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Anti-NMDA Receptor Encephalitis in the Polar Bear (Ursus maritimus) Knut.

Prüss H, Leubner J, Wenke NK, Czirják GÁ, Szentiks CA, Greenwood AD - Sci Rep (2015)

Bottom Line: High concentrations of antibodies specific against the NR1 subunit of the NMDA receptor were detected in Knut's cerebrospinal fluid.Histological examination demonstrated very similar patterns of plasma cell infiltration and minimal neuronal loss in affected brain areas.We conclude that Knut suffered anti-NMDA receptor encephalitis making his the first reported non-human case of this treatable disease.

View Article: PubMed Central - PubMed

Affiliation: German Center for Neurodegenerative Diseases (DZNE) Berlin, Germany.

ABSTRACT
Knut the polar bear of the Berlin Zoological Garden drowned in 2011 following seizures and was diagnosed as having suffered encephalitis of unknown etiology after exhaustive pathogen screening. Using the diagnostic criteria applied to human patients, we demonstrate that Knut's encephalitis is almost identical to anti-NMDA receptor encephalitis which is a severe autoimmune disease representing the most common non-infectious encephalitis in humans. High concentrations of antibodies specific against the NR1 subunit of the NMDA receptor were detected in Knut's cerebrospinal fluid. Histological examination demonstrated very similar patterns of plasma cell infiltration and minimal neuronal loss in affected brain areas. We conclude that Knut suffered anti-NMDA receptor encephalitis making his the first reported non-human case of this treatable disease. The results suggest that anti-NMDA receptor encephalitis may be a disease of broad relevance to mammals that until now has remained undiagnosed.

No MeSH data available.


Related in: MedlinePlus

Knut’s antibodies demonstrate the characteristic labeling of neurons known from NMDAR encephalitis.Knut’s antibodies strongly bind to the granule cell layer of rat cerebellum (A), a pattern that is characteristic for the staining of CSF from human patients with anti-NMDAR encephalitis (B). Also, the typical neuropil staining can be found on hippocampus sections (C), while it is absent when testing CSF from a control polar bear without encephalitis (D). The immunohistochemistry pattern of Knut’s CSF is very similar to patient CSF staining on rat brain (E) or mouse brain sections (E, insert). Alexa-594-coupled CSF antibodies further show specific immunostaining on cerebellar sections of Knut’s brain (F), which is identical to the pattern when using commercial mouse (G) or rabbit anti-NMDAR antibodies (H) on polar bear brain, but not with control polar bear CSF (I). Bar in A represents 100 μm (A,B), in D 500 μm (C–E), in F 200 μm (F–I).
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f4: Knut’s antibodies demonstrate the characteristic labeling of neurons known from NMDAR encephalitis.Knut’s antibodies strongly bind to the granule cell layer of rat cerebellum (A), a pattern that is characteristic for the staining of CSF from human patients with anti-NMDAR encephalitis (B). Also, the typical neuropil staining can be found on hippocampus sections (C), while it is absent when testing CSF from a control polar bear without encephalitis (D). The immunohistochemistry pattern of Knut’s CSF is very similar to patient CSF staining on rat brain (E) or mouse brain sections (E, insert). Alexa-594-coupled CSF antibodies further show specific immunostaining on cerebellar sections of Knut’s brain (F), which is identical to the pattern when using commercial mouse (G) or rabbit anti-NMDAR antibodies (H) on polar bear brain, but not with control polar bear CSF (I). Bar in A represents 100 μm (A,B), in D 500 μm (C–E), in F 200 μm (F–I).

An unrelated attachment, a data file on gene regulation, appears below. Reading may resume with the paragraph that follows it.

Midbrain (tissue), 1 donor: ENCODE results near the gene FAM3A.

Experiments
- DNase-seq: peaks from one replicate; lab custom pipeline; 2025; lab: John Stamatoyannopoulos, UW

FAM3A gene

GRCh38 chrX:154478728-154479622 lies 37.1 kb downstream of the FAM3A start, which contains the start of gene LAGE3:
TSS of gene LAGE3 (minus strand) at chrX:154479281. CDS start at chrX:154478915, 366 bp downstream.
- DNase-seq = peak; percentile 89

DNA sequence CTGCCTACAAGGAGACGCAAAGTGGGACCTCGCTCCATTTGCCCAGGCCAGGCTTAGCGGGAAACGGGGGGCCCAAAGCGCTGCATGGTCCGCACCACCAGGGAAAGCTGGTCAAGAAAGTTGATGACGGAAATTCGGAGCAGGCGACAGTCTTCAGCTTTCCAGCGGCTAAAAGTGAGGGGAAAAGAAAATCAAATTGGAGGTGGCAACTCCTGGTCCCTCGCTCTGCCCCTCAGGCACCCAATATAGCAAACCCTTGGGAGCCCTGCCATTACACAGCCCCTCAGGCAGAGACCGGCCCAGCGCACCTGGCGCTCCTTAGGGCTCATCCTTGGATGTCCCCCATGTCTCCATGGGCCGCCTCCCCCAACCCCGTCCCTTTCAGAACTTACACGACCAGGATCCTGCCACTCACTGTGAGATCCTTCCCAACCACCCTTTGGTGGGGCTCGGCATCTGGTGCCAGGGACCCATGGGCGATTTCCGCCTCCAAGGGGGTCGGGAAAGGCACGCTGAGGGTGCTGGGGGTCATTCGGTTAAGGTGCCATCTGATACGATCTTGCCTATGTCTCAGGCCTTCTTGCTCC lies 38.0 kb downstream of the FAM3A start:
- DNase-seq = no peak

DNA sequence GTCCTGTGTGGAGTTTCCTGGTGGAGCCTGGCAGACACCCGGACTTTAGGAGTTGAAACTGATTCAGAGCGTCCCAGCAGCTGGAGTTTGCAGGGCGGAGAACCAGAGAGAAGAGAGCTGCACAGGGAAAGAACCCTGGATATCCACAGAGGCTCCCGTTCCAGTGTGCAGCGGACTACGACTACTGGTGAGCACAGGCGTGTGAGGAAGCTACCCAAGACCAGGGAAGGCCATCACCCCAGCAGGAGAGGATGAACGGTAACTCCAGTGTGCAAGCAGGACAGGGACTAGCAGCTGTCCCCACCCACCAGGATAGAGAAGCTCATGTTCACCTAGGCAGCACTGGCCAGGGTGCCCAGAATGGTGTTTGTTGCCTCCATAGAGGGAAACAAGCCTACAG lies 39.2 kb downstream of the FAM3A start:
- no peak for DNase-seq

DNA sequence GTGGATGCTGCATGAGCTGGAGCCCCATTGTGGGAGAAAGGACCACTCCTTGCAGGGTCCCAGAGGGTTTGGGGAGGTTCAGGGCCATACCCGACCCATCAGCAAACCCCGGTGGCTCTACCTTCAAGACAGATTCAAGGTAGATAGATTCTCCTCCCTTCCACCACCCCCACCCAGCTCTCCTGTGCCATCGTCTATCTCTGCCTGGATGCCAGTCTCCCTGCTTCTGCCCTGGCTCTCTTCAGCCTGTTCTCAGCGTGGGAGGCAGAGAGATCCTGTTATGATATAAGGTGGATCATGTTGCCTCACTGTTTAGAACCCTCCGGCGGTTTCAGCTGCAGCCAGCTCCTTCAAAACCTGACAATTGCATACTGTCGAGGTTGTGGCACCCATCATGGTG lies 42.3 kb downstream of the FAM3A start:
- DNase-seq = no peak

Mentions: Antibodies from patients with anti-NMDAR encephalitis are known to strongly bind to rat brain sections, particularly in cortical, hippocampal and cerebellar areas6. Knut’s antibodies exhibited an identical labeling pattern as human patients (Fig. 4B) showing intense labeling of rat hippocampus and cerebellum, such as in the cerebellar granule cell layer (Fig. 4A) or hippocampal neuropil (Fig. 4C). CSF from the male polar bear (which died of foreign body ingestion) for which histology was compared to Knut was not available. However, CSF from a second polar bear, Nancy, which died of gastric torsion, did not react at all with rat hippocampus (Fig. 4D) and cerebellum demonstrating reactivity was unique to Knut. As observed in human patients, NMDAR antibodies stain broadly in the hippocampus. Knut’s pattern was very similar to previously reported anti-NMDAR encephalitis cases6 or to experimental staining performed in the current study (Fig. 4E, insert shows staining on mouse brain). However, we did observe a difference in staining in the hilum of hippocampus which exhibited reduced staining with Knut’s CSF but staining nonetheless. Human CSF produced less staining in our experiments and has been reported not to bind to this brain region in humans15. One possible explanation is that in addition to NMDAR antibodies, another anti-receptor antibody is present in Knut’s CSF. However, if this is the case, it would represent a minor component as NMDAR antibody concentrations were very high, staining was reduced in hilum and it would not represent one of the common human encephalitis antibodies as we excluded antibodies against AMPA receptors, Caspr2, LGI1, and GABAb receptor (Fig. 3). Another likely explanation for the observed pattern is species-specific differences in NMDAR binding by polar bears antibodies. Further molecular immunological studies on polar bears will be needed to clarify this point. We further tested whether Knut’s antibodies bind to his own cerebellum. Indeed, strong staining was detectable in the large fiber tracts of the cerebellum with an axonal distribution (Fig. 4F). As the binding pattern is slightly different to rat brain, we confirmed the specificity by using a monoclonal mouse anti-NR1 (Fig. 4G) and a polyclonal rabbit anti-NR1 antibody (Fig. 4H) which gave identical results on the polar bear brain section. CSF from polar bear Nancy showed no reaction with the tissues (Fig. 4I).